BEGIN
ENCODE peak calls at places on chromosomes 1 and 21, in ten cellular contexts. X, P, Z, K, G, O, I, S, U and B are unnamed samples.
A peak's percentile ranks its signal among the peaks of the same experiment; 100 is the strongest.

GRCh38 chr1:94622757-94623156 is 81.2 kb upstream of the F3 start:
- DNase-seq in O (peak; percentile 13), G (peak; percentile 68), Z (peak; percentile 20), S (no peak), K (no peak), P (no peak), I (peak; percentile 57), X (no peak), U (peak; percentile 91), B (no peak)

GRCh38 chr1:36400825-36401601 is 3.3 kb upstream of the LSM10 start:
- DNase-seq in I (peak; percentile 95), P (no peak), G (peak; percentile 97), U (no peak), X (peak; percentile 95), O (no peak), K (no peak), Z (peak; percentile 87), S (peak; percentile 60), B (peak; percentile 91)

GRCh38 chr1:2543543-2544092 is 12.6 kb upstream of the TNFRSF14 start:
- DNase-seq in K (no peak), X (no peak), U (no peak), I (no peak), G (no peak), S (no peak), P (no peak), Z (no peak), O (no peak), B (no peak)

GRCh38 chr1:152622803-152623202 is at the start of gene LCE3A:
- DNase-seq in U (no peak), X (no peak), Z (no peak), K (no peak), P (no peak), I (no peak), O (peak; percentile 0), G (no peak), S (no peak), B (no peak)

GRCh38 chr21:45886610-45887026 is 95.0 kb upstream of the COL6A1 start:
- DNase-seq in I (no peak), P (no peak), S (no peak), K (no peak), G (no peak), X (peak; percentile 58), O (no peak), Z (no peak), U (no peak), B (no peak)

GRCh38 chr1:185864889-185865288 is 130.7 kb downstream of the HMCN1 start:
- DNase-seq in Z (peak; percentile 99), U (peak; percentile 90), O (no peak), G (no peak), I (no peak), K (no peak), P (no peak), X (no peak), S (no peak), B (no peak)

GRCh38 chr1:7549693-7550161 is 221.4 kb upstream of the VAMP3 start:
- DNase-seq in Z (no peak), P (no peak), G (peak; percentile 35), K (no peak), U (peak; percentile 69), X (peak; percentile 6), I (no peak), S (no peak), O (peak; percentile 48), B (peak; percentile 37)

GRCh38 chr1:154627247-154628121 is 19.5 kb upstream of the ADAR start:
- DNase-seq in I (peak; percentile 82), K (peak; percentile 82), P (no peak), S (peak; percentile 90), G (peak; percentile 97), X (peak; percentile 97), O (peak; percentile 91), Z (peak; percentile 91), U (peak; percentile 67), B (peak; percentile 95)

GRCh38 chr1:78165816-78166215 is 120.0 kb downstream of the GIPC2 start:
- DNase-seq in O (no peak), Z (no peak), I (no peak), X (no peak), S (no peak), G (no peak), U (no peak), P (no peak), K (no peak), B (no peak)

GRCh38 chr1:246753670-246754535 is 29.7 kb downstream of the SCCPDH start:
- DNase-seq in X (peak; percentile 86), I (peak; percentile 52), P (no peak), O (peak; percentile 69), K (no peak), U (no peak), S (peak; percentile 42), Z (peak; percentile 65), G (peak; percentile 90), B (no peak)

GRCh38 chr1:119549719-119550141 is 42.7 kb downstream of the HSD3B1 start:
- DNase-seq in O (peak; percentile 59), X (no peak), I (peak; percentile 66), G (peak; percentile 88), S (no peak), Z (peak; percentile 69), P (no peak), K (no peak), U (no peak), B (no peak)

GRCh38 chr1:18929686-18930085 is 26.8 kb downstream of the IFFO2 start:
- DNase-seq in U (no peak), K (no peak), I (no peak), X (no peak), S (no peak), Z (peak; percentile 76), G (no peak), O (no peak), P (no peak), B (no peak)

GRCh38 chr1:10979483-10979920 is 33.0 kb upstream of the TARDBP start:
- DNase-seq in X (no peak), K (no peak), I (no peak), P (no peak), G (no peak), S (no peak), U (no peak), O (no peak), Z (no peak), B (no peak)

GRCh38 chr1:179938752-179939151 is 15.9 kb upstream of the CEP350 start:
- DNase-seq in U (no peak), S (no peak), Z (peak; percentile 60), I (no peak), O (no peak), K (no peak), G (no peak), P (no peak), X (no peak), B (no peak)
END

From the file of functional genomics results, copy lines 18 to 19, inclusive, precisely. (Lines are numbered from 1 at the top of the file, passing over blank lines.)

- DNase-seq in I (peak; percentile 82), K (peak; percentile 82), P (no peak), S (peak; percentile 90), G (peak; percentile 97), X (peak; percentile 97), O (peak; percentile 91), Z (peak; percentile 91), U (peak; percentile 67), B (peak; percentile 95)

GRCh38 chr1:78165816-78166215 is 120.0 kb downstream of the GIPC2 start: